A blood sample is collected and then a small amount of synacthen is injected into a vein or muscle. A further blood sample is taken after 30 minutes and/or 60 minutes.
Exogenous steroids (glucocorticoids) should be stopped at least 24 hours before the test e.g. prednisolone, and inhaled steroids should not be taken the morning of the test. Those taking oestrogen replacement or the oral contraceptive containing oestrogen should ideally stop 6 weeks prior to the test (alternative forms of contraception should be used). Please discuss with your healthcare professional prior to the test being performed.
Synacthen is a manufactured drug that acts like ACTH by stimulating the adrenal gland to produce more cortisol. By measuring the rise in cortisol in the blood the doctor can see if the adrenal glands are secreting normal amounts of cortisol and the pituitary gland normal amounts of ACTH.
How is the sample collected for testing?
A blood sample will be taken and then the synacthen injected, at which point the time is recorded and further sample(s) taken according to the local protocol. Alternatively a needle or small polystyrene tube (a cannula) with a valve mechanism on the end is put into a vein in your arm. The end is taped to your arm and remains in place during the test. A baseline blood sample is taken through the cannula before the test. A solution containing synacthen is then injected into the vein. After 30 minutes a second sample of blood is taken. Cortisol is measured in the blood samples.
Is any test preparation needed to ensure the quality of the sample?
Exogenous steroids (glucocorticoids) should be stopped at least 24 hours before the test e.g. prednisolone, and inhaled steroids should not be taken the morning of the test. Those taking oestrogen replacement of the oral contraceptive containing oestrogen should ideally stop 6 weeks prior to the test (alternative forms of contraception should be used). The test should not be performed within 6 weeks of pituitary surgery. Smoking and strenuous exercise should be avoided during the test. Please discuss with your healthcare professional prior to the test being performed.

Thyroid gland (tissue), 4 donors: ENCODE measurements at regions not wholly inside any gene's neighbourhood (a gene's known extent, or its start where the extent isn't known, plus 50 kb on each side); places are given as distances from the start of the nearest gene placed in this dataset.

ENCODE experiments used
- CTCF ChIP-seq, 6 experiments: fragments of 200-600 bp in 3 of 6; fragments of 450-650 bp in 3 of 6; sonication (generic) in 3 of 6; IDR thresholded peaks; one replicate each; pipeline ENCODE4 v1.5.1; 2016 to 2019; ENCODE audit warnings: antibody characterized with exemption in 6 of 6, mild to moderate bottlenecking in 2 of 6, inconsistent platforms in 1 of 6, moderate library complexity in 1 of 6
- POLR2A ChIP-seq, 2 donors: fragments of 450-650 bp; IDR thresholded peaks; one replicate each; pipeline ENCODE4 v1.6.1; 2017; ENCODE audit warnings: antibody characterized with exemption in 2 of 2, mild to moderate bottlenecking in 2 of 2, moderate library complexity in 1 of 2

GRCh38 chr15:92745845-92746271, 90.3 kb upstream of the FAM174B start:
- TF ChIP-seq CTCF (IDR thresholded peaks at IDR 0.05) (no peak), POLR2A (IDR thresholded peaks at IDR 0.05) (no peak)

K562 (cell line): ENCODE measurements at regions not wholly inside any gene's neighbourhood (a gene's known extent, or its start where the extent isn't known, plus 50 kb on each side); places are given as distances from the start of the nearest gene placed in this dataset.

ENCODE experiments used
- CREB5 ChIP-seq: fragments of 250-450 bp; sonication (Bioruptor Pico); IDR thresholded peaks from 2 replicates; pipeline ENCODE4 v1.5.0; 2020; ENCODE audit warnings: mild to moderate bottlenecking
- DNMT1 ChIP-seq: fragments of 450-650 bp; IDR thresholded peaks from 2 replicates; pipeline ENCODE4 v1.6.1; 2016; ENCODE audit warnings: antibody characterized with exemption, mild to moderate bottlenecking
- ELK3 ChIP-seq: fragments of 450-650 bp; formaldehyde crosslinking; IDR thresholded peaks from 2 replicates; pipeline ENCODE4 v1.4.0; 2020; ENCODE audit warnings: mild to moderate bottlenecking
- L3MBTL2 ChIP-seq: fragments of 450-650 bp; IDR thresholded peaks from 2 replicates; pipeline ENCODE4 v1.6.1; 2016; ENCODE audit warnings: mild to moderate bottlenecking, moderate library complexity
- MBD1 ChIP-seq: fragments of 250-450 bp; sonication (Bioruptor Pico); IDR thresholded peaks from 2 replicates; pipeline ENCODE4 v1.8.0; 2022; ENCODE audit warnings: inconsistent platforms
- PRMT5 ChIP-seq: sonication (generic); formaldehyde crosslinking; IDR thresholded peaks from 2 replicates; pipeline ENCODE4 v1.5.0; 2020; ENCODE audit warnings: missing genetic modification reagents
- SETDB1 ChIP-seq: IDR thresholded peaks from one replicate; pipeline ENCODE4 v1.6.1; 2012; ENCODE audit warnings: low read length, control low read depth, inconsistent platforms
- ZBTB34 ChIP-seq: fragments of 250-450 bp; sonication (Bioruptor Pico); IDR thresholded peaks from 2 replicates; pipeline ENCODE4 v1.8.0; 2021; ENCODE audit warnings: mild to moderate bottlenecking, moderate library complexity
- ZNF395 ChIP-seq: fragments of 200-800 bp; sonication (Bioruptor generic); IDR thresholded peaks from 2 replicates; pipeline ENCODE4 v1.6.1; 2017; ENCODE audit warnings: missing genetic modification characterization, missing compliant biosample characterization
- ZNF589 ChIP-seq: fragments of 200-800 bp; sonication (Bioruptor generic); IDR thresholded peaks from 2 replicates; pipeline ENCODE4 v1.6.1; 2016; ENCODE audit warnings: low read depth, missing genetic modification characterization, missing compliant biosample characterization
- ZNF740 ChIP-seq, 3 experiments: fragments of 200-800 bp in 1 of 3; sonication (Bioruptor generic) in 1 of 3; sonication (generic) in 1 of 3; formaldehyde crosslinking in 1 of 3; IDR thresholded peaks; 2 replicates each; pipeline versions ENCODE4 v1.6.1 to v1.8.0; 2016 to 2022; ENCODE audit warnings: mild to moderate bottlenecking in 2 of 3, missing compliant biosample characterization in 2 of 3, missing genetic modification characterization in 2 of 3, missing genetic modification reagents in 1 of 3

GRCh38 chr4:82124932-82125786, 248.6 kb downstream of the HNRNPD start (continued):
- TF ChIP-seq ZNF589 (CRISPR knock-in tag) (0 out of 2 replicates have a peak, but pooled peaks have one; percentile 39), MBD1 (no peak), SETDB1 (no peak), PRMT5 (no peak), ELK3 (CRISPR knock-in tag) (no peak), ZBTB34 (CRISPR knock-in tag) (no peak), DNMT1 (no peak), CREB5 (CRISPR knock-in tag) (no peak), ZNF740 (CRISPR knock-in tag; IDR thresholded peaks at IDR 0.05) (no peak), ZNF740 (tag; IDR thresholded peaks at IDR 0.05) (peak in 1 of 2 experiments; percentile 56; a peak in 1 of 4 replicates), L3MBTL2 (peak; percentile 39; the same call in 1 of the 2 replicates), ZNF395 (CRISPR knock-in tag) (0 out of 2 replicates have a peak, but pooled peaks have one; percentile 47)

How is it used?
The test is used to see if the adrenal glands are producing normal amounts of cortisol. When the adrenal does not produce enough cortisol and aldosterone the patient can feel tired, lethargic, sick and lose weight. Synacthen stimulates the adrenal glands to produce cortisol. If the adrenal glands are not working properly then the normal rise in cortisol after the injection of synacthen is either low or absent.
The adrenal gland is normally stimulated to work by ACTH, the hormone that synacthen mimics, produced by the pituitary gland. If the pituitary is not working the adrenal gland will shrink and not be able to respond to the synacthen as long as the ACTH has been absent for more than 6 weeks. Therefore the SST can be used to assess pituitary function indirectly and is the mainstay of monitoring patients post pituitary surgery.
When is it requested?
When a doctor suspects the adrenal glands are not working properly and that the patient may have Addison disease. The most common cause of this is due to ‘exogenous steroid use’ i.e. suppression of the gland after high dose steroids have been prescribed for another condition.
Assessment or monitoring of pituitary function e.g. if a pituitary tumour is found, after brain surgery or brain radiotherapy.
What does the test result mean?
A normal rise in cortisol following administration of synacthen, means the adrenal glands (and pituitary) are working properly and you don’t have Addison disease. The laboratory and doctors will have established what a normal cortisol rise is. If the rise in cortisol is low or absent it suggests that the patient may have Addison’s disease (or pituitary abnormality). The expected rise in cortisol concentration post administration of synacthen depends on the assay used in the laboratory doing the analysis. Therefore results that may be normalat one hospital may be considered abnormal at another. Results should only be interpreted according to the local reference ranges and not according to general ones e.g. found on the internet or in text books. Please discuss with your healthcare professional.
Is there anything else I should know?
- Side effects – Very rarely some patients experience slight feeling of sickness, flushing of their face and a faster heartbeat. These are only brief and will have disappeared by the end of the test. Any injection or blood test may be associated with pain at the time and possible bruising afterwards.
What happens if my test is abnormal?
The doctor will probably take more blood for other tests to find out which gland is not working properly and why. Imaging, such as MRI or CT scans, may also be required to look at the glands. If your result is very abnormal the doctor will give you steroids to replace those your body is not producing irrespective of the cause.